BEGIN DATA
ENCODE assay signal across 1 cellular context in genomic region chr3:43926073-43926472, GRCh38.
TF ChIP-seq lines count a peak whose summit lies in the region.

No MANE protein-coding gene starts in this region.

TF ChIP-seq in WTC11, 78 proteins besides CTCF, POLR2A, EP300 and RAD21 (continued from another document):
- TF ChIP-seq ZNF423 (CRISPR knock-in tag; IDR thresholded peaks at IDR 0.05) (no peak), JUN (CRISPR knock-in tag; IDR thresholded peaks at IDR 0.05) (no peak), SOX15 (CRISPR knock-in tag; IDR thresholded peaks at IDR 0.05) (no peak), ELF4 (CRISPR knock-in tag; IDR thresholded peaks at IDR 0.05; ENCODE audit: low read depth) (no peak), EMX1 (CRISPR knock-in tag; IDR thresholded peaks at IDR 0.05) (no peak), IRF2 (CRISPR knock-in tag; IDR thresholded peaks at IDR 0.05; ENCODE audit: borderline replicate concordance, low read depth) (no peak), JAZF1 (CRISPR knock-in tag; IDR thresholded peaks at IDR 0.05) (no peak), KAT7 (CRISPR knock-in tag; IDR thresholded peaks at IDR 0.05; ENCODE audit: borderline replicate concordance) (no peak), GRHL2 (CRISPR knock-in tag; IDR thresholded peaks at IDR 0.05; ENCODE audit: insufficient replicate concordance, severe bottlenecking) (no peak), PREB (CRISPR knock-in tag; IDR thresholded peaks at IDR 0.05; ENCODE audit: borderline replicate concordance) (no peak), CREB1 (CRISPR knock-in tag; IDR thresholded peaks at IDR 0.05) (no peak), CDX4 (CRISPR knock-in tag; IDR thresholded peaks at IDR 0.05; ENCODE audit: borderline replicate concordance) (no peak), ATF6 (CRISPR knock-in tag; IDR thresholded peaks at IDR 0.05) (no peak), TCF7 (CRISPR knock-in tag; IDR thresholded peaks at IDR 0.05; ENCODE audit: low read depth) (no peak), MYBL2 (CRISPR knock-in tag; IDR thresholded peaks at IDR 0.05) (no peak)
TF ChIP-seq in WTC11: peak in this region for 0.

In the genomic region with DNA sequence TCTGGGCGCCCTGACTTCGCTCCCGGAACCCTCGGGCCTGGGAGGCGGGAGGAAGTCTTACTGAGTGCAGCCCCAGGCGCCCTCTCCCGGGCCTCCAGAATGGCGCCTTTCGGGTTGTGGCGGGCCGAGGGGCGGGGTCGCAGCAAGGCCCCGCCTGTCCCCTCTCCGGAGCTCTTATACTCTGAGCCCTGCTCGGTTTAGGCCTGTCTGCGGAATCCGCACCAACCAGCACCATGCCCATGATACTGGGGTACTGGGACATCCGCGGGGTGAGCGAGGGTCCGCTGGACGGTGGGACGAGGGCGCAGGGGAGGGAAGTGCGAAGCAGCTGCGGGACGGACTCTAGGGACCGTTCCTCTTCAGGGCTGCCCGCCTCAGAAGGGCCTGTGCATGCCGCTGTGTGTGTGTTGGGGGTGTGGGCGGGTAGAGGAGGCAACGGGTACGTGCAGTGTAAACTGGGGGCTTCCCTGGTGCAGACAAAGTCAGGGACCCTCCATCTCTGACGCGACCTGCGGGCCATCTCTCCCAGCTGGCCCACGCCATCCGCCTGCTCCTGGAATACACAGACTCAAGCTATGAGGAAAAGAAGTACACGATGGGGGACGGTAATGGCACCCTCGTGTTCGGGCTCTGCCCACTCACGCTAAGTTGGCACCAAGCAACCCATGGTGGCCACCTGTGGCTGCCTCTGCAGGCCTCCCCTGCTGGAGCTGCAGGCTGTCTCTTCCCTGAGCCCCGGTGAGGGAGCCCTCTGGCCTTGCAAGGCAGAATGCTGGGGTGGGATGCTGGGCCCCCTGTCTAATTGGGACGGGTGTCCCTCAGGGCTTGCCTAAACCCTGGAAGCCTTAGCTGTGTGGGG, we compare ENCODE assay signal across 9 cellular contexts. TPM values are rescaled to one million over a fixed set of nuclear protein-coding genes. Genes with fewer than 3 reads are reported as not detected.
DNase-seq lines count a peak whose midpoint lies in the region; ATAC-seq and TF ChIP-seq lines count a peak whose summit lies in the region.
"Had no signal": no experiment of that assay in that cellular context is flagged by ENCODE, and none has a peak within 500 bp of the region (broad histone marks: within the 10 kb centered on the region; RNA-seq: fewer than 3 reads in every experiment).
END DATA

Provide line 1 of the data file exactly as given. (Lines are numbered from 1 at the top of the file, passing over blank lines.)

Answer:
ENCODE assay signal across 1 cellular context in genomic region chr3:43926073-43926472, GRCh38.